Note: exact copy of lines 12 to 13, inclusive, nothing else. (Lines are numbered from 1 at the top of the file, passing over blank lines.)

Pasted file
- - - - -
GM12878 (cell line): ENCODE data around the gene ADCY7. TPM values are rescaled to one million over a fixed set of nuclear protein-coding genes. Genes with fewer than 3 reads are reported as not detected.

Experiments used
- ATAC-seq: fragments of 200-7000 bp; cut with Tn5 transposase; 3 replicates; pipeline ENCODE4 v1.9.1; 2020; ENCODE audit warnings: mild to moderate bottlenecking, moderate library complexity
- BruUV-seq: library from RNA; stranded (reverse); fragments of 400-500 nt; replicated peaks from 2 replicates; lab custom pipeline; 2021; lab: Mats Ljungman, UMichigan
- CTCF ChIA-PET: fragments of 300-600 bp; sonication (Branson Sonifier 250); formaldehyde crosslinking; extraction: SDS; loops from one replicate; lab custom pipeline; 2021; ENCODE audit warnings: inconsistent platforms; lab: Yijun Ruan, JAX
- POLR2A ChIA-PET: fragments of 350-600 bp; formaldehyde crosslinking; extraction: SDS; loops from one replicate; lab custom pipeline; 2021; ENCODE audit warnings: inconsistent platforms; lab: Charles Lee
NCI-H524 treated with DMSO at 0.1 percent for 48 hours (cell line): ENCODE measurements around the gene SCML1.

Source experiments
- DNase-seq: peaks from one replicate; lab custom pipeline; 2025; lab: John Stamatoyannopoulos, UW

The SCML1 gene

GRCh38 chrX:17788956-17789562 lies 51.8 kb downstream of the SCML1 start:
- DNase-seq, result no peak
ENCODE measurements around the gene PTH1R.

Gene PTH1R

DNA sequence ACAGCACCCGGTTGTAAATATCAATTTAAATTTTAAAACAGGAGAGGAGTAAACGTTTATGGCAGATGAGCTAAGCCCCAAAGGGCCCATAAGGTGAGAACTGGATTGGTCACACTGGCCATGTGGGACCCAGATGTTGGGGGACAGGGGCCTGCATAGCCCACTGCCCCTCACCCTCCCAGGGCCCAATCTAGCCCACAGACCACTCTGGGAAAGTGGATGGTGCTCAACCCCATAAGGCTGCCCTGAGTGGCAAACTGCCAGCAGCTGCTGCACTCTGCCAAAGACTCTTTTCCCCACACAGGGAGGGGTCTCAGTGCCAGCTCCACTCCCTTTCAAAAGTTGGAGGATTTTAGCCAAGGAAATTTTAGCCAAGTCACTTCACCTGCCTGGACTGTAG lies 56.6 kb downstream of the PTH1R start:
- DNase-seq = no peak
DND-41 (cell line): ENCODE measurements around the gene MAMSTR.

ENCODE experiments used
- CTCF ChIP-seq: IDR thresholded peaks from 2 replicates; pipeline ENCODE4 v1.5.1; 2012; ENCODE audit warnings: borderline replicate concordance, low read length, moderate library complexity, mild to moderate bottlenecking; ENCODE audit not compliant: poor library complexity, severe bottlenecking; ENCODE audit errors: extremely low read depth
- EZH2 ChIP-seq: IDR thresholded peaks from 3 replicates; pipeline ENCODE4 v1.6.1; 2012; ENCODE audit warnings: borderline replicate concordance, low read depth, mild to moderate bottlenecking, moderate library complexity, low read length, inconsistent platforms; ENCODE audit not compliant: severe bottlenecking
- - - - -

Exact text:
- DNase-seq, result no peak
ENCODE measurements around the gene PTH1R.